I spent a wonderful week in May, working with a highly dedicated and professional team of teachers and teaching assistants at Arcadia Preparatory School, Dubai. I was invited as a Foundation Stage ‘Wizard’, together with the other Wizards - Dr Ray Huntley (Maths), Ruth Shallcross (Science) and Julie Moxon (Literacy). It was an honour and a privilege to work with such fine and supportive colleagues. Thank you to Graham, Kephren and Rob for sharing this video of our time at Arcadia.
Arcadia Preparatory School, Dubai.
Developing problem solving skills is an area of development early years’ practitioners are familiar with, and the importance of developing these problem solving skills is well known, but what exactly are problem solving skills? And how do we encourage children to develop these?
Within the Early Years Foundation Stage, problem solving comes under the category Mathematical Development, however this does not limit problem solving to just mathematical circumstances! There are opportunities for children in early years to explore problem solving every day, within all aspects of their development.
Children are natural problem solvers from birth, all the way from learning to communicate problems through crying, through learning to talk and learning to walk. They develop a natural problem solving process through trial and error, for example, an infant will fall down many times before taking their first steps, but it’s the process of getting back up and trying again which helps them to achieve their goal.
Early Years practitioners can help children apply problem solving skills to real life situations as well as various activities. For example, practitioners can encourage children to help set up at meal times, but pose them with a problem of not having enough cutlery for each child. Children could be able to recognise this problem, or be guided by the practitioners to realise that not enough cutlery could pose a problem. Practitioners can then encourage and support the children to think of a solution to this problem. Allow children to use their imagination to solve problems, the sky is the limit! If they suggest sharing cutlery or even crafting their own cutlery out of different items, then this is all part of the problem solving process! They are recognising a problem and attempting a solution.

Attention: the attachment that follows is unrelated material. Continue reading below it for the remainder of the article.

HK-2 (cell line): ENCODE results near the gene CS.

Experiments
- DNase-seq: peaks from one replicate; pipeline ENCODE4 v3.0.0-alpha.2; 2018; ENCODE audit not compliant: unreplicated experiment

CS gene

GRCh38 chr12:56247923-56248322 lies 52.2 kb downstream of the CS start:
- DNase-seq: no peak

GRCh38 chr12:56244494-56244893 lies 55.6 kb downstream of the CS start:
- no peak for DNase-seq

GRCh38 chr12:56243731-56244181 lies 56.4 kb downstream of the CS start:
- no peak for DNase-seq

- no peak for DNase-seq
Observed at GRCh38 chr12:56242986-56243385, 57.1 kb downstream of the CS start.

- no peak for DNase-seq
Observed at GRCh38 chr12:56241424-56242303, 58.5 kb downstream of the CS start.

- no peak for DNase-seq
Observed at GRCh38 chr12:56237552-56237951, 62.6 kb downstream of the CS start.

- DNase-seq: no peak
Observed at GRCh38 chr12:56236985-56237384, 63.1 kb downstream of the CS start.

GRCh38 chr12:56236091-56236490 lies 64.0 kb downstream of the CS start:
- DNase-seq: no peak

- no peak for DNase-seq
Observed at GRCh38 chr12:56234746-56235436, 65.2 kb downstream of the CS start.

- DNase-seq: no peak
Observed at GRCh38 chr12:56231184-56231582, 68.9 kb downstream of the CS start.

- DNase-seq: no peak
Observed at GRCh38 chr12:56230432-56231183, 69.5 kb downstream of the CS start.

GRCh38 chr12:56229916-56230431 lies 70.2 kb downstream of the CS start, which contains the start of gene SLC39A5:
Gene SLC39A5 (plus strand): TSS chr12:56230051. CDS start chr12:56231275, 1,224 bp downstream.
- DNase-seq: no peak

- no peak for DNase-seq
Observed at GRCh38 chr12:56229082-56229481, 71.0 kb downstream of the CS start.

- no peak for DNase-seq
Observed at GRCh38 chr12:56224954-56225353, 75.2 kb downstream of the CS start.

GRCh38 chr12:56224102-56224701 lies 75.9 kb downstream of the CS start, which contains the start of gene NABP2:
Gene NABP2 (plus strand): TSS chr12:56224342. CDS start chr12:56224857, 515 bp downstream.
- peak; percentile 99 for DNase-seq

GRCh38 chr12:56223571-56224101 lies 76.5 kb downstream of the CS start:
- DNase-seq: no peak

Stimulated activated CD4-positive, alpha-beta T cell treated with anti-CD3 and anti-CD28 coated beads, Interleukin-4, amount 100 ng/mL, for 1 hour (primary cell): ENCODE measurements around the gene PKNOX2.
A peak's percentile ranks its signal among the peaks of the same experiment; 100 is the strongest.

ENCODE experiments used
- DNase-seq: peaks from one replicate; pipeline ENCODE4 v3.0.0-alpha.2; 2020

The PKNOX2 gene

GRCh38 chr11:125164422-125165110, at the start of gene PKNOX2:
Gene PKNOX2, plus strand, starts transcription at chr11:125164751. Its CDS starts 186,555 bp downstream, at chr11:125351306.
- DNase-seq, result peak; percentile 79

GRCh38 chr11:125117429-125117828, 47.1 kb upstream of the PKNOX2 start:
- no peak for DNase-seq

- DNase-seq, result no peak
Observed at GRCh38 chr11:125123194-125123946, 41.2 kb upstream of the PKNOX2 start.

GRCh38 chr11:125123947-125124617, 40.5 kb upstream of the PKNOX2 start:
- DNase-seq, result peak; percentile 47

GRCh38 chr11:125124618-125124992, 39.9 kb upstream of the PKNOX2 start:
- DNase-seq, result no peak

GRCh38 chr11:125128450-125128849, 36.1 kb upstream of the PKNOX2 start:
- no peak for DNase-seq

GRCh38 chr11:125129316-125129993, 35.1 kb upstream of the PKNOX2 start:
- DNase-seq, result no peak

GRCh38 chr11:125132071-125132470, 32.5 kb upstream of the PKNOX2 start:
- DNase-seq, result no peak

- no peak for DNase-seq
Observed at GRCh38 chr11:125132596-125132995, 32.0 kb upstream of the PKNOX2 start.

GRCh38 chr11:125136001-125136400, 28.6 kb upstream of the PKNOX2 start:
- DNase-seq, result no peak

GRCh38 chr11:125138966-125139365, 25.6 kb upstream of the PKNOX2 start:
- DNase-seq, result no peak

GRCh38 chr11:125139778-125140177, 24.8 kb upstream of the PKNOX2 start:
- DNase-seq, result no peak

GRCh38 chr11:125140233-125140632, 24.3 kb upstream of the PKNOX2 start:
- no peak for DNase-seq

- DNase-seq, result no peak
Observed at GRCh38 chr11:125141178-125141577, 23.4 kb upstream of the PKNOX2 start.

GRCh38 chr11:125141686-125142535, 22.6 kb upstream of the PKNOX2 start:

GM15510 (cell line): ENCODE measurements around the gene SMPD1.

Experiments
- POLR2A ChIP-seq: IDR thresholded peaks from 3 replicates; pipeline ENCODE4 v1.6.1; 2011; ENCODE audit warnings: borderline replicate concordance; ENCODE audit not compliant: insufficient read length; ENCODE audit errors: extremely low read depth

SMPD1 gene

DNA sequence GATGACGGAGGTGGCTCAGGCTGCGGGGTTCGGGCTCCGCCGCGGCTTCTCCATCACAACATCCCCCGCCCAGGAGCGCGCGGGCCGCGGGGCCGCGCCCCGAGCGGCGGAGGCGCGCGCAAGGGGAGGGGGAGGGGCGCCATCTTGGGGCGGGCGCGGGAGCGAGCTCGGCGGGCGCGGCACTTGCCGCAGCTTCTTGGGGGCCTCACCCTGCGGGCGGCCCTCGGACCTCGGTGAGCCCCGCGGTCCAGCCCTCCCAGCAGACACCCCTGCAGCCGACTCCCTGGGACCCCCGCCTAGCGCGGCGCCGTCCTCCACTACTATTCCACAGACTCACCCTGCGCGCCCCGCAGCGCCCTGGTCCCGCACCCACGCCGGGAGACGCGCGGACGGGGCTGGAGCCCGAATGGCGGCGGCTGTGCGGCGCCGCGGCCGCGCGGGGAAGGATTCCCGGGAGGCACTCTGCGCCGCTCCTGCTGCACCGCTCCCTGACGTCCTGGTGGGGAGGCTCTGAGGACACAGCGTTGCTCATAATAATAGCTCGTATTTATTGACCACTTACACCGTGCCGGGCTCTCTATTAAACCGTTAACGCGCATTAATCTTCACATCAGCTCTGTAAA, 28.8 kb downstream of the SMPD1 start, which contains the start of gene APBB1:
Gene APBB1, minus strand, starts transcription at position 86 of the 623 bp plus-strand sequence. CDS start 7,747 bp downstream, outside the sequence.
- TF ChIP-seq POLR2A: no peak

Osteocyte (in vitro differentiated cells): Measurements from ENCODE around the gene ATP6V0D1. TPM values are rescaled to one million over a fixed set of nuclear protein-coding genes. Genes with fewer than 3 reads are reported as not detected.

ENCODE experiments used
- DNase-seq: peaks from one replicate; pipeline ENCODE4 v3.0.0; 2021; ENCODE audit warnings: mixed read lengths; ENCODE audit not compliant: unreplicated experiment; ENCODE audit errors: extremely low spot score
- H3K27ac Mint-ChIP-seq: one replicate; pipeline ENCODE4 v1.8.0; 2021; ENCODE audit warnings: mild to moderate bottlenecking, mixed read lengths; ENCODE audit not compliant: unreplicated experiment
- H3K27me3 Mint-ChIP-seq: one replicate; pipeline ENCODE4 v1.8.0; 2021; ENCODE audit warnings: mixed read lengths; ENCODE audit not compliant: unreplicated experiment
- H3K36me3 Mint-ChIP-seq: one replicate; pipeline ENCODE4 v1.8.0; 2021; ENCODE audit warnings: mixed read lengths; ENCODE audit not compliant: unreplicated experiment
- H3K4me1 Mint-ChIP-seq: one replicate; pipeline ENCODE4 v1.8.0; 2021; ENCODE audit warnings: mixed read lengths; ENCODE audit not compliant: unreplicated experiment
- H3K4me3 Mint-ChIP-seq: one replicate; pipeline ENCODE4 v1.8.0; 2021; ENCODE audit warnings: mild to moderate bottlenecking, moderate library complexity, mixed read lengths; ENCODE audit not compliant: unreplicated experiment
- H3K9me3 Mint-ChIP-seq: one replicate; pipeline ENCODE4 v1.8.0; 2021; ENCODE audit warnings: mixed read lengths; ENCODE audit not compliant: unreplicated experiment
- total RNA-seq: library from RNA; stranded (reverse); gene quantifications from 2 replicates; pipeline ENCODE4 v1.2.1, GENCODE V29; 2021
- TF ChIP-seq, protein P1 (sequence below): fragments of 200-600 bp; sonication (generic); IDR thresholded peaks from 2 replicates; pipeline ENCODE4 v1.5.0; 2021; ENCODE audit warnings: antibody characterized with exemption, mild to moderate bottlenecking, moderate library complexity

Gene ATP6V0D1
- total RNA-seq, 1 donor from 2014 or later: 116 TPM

Overall, there are many activities and real life scenarios practitioners can implement in order to help children explore problem solving skills and guide them to create a solution. Using numbers and mathematics are not the only methods of developing problem solving skills as seen from above, but they can be an effective way to develop learning numeracy skills which can help in later life.
This video shows children using mathematical thinking and language, problem solving, and space and measure as they shop and purchase equipment, construct and work together to address difficulties.
Numeracy, shape and measure; and problem solving
Heuristic play was a term coined by a child psychologist Elinor Goldschmeid in the early 1980's. Heuristic play describes the activity of babies and children as they playwith and explore the properties of 'objects'. These 'objects' are things from the real world.
When children are involved in heuristic play, they are using familiar objects in different ways. It is the process of exploring the different ways to use the objects that is important in the play.
The word ‘heuristic’ comes from the word ‘eurisko’ which means to learn, discover or reach an understanding of something.
For babies and toddlers, Goldschmeid’s approach to heuristic play revolves around them using their senses and exploring a treasure basket filled with real-world objects made from any material (apart from plastic) that comes from nature and around the house.
It is through handling and exploring these objects that babies and toddlers begin to make their own choices and decisions and start to gain an understanding of the world around them.
Heuristic play - curious explorers
In the moment planning (ITMP) focuses the teacher on capturing the children’s current interests at that particular time.
There is no need for advance planning – other than your continuous provision. What’s important is that the teacher observes and listens to what the child is doing and saying; and through interactions and engagement builds on what the child is doing ‘in the moment’.
I am inspired by reading your posts on ITMP, seeing your photographs and seeing how you develop children’s critical thinking, curiosity and exploration through a wide and exciting range of activities. While ITMP is child lead it relies on the flexibility and responsiveness of skilled teachers who know the children well and can build on what the children already know and can do. Consequently, this is not an easy option, rather a considered and active response to children’s interests and learning experiences.
In the moment planning (ITMP)
Inspecting early years providers - care before and after school
Julie-Ann Morris, Ofsted's Senior Manager, Early Years Policy, talks about providers that only offer care before and after the school day or during school holidays.